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ONME Local Fresno: A neighborhood is developing, elected official on hot-seat, and sex victims speak

By ONME Newswire

In this episode of It's ONME Local - Fresno, producer host Julia Dudley Najieb reviews the latest headlines in Fresno County: Fresno Housing Boards of Commissioners appoint new CEO; Southwest Fresno college and housing development is moving forward; Residents of 93706 address Fresno County Supervisor Brian Pacheco in media briefing concerning his removal of social services from the community; Gov. Newsom signs bill, AB 262, introduced by Assemblymember Jim Patterson to help sex trafficking-victim survivors clear their names and restart their lives.


Fresno Housing Boards of Commissioners appoint new CEO at Tuesday’s board meeting

Fresno Housing Boards of Commissioners announced that Tyrone Roderick Williams has been named as the next Chief Executive Officer. Williams will begin on November 1st leading the organization in providing quality, affordable housing to nearly 50,000 residents throughout Fresno County.

Williams has more than 25 years of experience in urban revitalization. His development activities have been at the forefront of neighborhood transformation efforts in Boston, Houston, Atlanta, and Sacramento.

Southwest Fresno college and housing development is moving forward

At a community meeting held last month at the Rising Star Missionary Baptist Church, led by Pastor B. T. Lewis in Fresno, CA, attendees got to take a sneak-peek of the land developments surrounding the upcoming FCC: West Fresno Satellite Campus. West Fresno residents will have an opportunity to purchase plots of land starting in 2022.

Long-time resident and business owner Slyvesta M. Hall is one of the key real estate developers along with business partners, the Shehadey family. Hall, the president of land and real estate development company, Blue Ocean Development America, LLC , formed 2500 MLK, LLC to be a partnership between the Shehadey family and his company team.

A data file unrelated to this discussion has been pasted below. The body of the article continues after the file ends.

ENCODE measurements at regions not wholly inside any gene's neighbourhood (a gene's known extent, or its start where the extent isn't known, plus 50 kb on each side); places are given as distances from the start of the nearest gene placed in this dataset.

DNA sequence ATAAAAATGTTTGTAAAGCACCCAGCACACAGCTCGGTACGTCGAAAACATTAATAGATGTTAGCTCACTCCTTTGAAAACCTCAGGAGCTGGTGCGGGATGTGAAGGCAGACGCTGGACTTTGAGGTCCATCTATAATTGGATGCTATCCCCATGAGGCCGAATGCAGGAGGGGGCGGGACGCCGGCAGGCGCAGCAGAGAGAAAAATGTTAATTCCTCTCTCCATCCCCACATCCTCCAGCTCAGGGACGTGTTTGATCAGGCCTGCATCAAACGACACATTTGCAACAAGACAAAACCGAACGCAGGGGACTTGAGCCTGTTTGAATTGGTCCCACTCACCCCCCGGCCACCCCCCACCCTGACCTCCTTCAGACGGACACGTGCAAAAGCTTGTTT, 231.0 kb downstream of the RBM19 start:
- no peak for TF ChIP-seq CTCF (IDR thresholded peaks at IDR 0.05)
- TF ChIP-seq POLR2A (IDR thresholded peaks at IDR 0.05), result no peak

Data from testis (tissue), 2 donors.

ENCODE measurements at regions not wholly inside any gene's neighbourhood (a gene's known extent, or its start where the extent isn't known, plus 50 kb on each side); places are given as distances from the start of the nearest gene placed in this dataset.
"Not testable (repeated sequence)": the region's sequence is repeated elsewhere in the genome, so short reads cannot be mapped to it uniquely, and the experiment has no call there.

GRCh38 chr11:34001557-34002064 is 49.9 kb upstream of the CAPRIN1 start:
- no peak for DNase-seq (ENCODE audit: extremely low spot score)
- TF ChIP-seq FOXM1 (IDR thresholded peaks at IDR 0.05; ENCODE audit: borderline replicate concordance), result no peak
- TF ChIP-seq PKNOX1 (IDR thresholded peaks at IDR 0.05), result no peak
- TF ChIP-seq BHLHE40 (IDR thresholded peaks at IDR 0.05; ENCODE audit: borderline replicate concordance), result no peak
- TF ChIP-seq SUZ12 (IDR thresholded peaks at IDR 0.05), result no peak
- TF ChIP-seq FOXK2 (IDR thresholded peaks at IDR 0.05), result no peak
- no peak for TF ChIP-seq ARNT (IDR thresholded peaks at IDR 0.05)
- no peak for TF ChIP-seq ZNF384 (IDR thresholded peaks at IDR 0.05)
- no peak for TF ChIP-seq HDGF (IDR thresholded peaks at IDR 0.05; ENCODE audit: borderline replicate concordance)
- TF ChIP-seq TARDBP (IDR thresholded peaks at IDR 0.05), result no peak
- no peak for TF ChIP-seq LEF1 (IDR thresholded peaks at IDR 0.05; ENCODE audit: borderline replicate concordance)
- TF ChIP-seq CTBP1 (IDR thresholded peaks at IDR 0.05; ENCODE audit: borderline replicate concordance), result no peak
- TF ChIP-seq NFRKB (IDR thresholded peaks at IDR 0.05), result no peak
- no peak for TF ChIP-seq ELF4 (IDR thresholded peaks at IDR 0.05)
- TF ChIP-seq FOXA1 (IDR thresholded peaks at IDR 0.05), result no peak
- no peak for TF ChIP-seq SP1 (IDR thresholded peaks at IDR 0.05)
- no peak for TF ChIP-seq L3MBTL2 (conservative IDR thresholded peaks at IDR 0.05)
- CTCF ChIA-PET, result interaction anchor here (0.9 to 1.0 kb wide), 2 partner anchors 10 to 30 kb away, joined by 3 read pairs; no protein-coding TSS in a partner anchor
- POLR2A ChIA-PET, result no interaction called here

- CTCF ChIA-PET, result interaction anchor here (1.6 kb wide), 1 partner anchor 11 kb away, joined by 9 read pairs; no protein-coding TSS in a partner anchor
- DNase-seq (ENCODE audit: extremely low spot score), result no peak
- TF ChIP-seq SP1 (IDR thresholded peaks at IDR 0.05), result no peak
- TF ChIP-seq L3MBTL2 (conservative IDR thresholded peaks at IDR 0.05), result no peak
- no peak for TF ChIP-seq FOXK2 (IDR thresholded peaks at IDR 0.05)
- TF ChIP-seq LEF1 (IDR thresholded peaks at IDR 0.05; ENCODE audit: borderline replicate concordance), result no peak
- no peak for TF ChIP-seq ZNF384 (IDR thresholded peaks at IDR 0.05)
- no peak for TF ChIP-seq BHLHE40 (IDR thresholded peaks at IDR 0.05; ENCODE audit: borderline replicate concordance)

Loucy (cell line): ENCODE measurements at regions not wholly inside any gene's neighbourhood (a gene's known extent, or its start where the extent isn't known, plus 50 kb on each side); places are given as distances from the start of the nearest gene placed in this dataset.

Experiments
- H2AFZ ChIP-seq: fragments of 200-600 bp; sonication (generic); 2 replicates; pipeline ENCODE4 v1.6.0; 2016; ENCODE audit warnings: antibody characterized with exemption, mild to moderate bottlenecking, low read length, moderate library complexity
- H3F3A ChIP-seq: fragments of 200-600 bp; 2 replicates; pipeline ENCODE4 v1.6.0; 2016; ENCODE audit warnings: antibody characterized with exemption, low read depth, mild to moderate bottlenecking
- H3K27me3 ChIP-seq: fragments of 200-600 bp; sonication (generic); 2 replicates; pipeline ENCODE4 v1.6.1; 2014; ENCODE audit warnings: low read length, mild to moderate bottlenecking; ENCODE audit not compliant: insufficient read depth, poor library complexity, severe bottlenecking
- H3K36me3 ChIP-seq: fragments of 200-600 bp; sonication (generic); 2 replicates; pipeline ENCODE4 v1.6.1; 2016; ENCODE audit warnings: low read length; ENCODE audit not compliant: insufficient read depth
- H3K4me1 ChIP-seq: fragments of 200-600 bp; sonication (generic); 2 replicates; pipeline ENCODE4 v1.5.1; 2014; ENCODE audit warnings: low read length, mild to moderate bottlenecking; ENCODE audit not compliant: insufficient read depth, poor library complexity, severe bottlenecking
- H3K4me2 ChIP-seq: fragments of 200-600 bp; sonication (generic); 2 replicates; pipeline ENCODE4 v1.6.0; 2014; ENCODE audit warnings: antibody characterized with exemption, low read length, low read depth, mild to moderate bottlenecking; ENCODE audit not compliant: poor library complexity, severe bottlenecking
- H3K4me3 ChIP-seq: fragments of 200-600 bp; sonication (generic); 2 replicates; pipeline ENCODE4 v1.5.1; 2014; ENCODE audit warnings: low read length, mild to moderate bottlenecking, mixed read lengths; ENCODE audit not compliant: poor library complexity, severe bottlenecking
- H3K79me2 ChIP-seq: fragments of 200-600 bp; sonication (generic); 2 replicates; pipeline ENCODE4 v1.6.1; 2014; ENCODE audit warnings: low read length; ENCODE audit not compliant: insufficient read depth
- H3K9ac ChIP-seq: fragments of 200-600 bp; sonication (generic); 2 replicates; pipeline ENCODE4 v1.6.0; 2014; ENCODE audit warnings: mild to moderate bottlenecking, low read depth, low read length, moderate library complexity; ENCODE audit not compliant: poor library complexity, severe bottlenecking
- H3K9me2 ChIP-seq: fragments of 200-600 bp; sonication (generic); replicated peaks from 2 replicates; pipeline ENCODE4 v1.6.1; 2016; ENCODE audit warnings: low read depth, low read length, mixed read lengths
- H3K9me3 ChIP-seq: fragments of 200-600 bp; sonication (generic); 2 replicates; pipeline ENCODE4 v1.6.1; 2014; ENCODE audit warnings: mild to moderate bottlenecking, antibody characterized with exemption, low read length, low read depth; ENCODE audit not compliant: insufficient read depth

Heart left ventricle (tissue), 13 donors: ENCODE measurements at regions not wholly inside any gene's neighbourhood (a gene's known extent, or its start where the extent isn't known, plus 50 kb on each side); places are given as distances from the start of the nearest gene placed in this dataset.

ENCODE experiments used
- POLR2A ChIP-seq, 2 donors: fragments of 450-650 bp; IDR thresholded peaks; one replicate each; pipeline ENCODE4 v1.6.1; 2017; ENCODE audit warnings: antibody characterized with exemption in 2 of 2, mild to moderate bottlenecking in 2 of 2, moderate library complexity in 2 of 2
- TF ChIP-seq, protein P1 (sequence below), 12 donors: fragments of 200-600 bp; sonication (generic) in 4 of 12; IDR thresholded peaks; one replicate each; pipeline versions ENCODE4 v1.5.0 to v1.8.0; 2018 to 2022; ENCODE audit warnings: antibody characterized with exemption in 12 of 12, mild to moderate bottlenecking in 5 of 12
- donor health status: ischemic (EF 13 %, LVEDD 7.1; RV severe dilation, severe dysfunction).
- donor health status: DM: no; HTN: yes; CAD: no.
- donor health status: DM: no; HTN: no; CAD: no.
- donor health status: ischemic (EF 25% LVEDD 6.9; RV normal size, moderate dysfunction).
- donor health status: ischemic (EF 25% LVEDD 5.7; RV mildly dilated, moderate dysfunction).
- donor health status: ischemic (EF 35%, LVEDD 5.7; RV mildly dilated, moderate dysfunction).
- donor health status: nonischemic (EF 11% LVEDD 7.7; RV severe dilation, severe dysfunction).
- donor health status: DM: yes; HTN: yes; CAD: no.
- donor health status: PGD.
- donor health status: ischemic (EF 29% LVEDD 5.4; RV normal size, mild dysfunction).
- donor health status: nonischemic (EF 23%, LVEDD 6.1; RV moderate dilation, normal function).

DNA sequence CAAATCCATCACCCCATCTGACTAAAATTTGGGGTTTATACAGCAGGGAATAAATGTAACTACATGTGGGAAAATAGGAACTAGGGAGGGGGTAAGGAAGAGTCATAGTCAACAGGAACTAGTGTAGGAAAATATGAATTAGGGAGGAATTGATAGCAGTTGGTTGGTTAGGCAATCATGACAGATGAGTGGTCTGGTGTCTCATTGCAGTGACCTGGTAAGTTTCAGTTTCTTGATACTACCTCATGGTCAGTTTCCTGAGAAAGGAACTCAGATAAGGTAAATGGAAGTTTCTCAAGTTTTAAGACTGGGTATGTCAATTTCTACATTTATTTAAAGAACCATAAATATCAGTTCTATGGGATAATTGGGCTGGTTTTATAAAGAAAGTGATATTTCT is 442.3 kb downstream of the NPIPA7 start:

As the houses, businesses and other developments will be constructed around the new State Center Community Collage campus, Hall and his partners' goal is to make sure residents have the first opportunity to be home owners. Hall said they are working with other community partners to outreach and teach free classes on home ownership, credit building and other subjects related to the process to get residents prepared for home ownership.

The ONME Network will keep you posted on this project as more news comes. Video from this community briefing will be available soon.

Residents of 93706 address Fresno County Supervisor Brian Pacheco in media briefing concerning removal of social services from the community

Another questionable act for West Fresno residents to worry about; between now and this past summer, many members of the Black and Brown communities went to the West Fresno Regional Center located on 142 E. California Ave, Fresno, CA to find the facility closed...